Corporate fraud and corruption are a reality of the times, and unfortunately it’s an organisation’s employees that are the major risk factor for fraud. It is the naïve employer who believes that all his employees are honest and that internal fraud cannot happen within his business.

So says Paul Marketos, MD of Bluekey Software Solutions, a local technology company that specialises in the implementation of SAP Business One.
“In South Africa, and indeed like in most countries, a great percentage of corporate fraud is internal. Prevention is most certainly the best way of managing fraud. The tighter the fraud prevention controls and procedures, the harder it is for unscrupulous employees to take advantage. Companies, including smaller businesses, are increasingly realising that controls and procedures must be stepped up to prevent fraud and corruption from within their ranks,” says Marketos.
He says that enterprise resource planning (ERP) systems have significant fraud-prevention and busting potential.
“ERP can assist companies in ensuring compliance with legal requirements and accounting rules. And, if you consider that many cases of internal fraud result from the abuse of the accounting system, it is plain to see how ERP can assist a business in mitigating fraud.
“Manual systems are wide open to abuse because documentation can ‘get lost’ or changed, and there’s no audit trail. With an ERP system in place, companies get tighter control of processes and the benefit of comprehensive audit tracking. Alerts on certain fields can be built into the system so that, if for instance, banking details on an account are changed, an email can be sent to someone in authority to check if the change was legitimate. So, ERP is also a good way of catching people out as well.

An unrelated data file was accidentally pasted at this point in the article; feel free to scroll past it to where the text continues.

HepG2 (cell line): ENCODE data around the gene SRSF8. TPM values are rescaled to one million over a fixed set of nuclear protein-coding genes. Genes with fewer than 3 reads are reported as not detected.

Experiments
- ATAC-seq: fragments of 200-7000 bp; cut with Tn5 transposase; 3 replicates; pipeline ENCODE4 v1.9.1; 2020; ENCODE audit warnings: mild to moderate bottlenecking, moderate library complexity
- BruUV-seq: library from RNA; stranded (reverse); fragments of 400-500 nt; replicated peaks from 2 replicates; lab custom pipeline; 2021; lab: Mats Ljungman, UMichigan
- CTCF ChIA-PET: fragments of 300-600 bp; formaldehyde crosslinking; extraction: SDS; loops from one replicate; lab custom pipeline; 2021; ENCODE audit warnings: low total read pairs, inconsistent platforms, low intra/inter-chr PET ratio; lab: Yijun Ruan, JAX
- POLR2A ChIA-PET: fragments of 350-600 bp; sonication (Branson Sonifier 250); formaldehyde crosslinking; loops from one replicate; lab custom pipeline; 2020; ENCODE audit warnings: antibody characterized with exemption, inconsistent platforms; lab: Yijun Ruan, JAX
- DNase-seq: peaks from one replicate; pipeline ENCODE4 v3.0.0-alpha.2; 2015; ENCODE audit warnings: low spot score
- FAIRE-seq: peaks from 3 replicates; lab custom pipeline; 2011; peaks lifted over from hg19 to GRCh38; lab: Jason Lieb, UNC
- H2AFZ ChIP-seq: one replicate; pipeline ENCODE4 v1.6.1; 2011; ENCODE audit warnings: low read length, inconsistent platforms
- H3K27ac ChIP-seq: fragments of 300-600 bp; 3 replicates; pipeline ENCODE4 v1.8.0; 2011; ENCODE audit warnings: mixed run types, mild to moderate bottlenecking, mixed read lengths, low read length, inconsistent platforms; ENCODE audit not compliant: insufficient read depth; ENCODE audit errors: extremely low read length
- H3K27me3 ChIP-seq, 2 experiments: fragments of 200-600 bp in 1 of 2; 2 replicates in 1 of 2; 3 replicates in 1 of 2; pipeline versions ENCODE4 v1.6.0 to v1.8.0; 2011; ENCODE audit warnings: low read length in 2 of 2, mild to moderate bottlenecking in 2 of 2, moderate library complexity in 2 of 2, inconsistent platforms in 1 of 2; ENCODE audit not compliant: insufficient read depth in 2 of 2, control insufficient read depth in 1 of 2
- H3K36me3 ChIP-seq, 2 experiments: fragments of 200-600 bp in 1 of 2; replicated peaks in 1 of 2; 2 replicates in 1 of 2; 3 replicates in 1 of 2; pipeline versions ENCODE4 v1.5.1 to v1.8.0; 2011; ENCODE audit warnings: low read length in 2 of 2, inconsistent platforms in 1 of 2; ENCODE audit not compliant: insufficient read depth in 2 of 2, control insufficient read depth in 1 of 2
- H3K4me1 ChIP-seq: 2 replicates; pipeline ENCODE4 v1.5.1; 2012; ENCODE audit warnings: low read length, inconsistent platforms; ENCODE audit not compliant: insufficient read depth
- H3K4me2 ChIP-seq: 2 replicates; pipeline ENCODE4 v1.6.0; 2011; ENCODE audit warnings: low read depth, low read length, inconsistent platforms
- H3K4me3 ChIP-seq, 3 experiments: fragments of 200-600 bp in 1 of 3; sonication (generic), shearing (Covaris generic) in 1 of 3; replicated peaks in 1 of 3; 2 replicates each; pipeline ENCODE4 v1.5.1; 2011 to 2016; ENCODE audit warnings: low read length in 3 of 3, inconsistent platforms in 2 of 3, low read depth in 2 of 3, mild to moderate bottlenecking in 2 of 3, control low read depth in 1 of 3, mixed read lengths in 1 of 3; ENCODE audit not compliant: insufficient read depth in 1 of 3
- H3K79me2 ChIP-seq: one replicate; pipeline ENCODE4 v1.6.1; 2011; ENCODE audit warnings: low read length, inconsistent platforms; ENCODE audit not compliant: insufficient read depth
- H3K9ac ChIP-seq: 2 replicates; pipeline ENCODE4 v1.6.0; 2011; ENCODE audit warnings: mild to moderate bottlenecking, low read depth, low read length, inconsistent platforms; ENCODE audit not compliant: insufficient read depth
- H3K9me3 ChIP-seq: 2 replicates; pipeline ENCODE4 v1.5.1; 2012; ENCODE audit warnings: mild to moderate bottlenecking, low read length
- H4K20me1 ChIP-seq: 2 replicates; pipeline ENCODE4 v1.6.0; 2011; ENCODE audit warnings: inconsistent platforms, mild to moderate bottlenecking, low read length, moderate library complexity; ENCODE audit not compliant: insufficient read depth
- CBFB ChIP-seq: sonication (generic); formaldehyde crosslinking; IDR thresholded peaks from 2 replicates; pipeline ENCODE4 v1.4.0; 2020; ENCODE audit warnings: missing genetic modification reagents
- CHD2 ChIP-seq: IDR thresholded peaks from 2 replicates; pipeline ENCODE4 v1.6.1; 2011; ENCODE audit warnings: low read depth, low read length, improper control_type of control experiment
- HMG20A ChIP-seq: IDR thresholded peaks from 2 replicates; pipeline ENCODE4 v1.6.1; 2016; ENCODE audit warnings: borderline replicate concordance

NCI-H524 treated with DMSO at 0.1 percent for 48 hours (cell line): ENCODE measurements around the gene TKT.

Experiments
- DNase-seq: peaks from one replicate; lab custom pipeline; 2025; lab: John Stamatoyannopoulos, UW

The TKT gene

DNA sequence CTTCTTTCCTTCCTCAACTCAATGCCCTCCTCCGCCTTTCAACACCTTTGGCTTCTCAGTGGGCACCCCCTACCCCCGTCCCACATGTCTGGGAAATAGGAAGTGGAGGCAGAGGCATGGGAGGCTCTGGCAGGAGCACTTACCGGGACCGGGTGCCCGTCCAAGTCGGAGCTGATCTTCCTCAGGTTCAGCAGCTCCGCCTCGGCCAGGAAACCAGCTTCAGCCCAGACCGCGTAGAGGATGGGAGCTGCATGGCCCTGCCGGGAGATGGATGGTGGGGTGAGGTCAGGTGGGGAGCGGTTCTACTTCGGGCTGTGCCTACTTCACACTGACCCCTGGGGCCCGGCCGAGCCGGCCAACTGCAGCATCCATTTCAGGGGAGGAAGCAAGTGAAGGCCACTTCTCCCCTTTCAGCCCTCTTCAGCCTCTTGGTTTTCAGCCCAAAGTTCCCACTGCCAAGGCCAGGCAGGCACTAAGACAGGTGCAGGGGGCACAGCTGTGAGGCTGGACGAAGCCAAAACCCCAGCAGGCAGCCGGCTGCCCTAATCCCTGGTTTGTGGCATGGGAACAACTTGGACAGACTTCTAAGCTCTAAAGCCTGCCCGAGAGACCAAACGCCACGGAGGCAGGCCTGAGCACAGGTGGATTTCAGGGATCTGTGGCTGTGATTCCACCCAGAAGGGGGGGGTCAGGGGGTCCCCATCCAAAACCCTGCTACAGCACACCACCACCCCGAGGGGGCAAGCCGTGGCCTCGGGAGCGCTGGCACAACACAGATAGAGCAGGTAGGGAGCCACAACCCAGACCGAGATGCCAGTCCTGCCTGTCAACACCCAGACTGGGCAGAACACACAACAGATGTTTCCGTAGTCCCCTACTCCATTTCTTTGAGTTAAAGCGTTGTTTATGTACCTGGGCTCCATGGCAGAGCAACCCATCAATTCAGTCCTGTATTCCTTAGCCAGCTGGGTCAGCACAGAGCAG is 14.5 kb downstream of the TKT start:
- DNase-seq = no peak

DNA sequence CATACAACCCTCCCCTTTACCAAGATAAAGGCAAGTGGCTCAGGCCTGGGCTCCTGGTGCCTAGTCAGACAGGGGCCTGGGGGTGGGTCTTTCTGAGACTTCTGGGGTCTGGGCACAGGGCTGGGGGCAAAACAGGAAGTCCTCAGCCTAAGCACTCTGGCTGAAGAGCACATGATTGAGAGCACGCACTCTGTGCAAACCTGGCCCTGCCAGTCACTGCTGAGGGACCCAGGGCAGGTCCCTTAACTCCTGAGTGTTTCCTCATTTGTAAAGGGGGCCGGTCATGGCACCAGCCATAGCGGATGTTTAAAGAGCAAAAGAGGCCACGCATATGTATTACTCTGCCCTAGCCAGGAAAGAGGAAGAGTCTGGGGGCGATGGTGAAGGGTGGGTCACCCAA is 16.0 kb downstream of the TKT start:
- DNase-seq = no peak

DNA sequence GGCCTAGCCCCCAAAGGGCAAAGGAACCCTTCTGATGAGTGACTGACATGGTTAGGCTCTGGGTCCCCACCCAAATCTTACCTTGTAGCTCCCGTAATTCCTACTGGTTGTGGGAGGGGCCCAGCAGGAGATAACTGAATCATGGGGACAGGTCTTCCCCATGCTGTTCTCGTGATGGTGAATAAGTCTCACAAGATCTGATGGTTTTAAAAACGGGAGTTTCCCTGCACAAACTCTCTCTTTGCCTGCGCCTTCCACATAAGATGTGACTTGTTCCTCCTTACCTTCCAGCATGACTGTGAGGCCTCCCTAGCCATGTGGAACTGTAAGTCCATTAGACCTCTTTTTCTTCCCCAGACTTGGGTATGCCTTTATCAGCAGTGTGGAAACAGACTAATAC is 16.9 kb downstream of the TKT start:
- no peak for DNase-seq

“ERP can also be used to enforce segregation of duties and strict authorisation and approval mechanisms, which prohibit fraudsters from performing functions they are not authorised to do. A good example is to have different people capture goods receipt notes and supplier invoices.  Modern tools like electronic funds transfers can also be automated to remove the need for, and risks around, cheques,” explains Marketos.
SAP Business One is particularly helpful as a fraud-prevention control for mid-sized enterprises. It offers all the fraud-stopping benefits of the big, bells-and-whistles ERP solutions. For instance, it allows for multi-layers of authorisation to be imposed, segregation of duties and audit tracking.
The solution is also highly customisable which means that an organisation can tailor user permissions, red flag alerts, as well as control and authorisation mechanisms to suit its individual requirements.
“SAP Business One enables companies to gain tighter, stricter control of processes and the people who use the system. With tighter controls, there’s less likelihood of fraud occurring unless there is some sort of collusion between employees. Fraud is also more easily detected,” comments Marketos.
He warns, however, that companies – even those with an intelligently-applied ERP solution in place – should never become complacent.
“ERP is a helpful preventative measure for reducing the chances of fraud and other irregularities. But, it is crucial to bear in mind that even the best-designed systems have vulnerabilities that can be manipulated by cunning fraudsters. Furthermore, the higher the level the fraudster is in the organisation, the easier it becomes for them to circumvent the anti-fraud controls that are in place.
“It is also important to remember that procedures outside of the accounting system are also open to abuse. ERP can by no means protect a business against theft occurring because of lack of control over who is allowed access to the stock room and whether or not it is securely locked.
“Unfortunately, the more sophisticated companies are in the measures they implement to combat fraud, the more conniving fraudsters become. Companies need to be proactive and vigilant at all times.”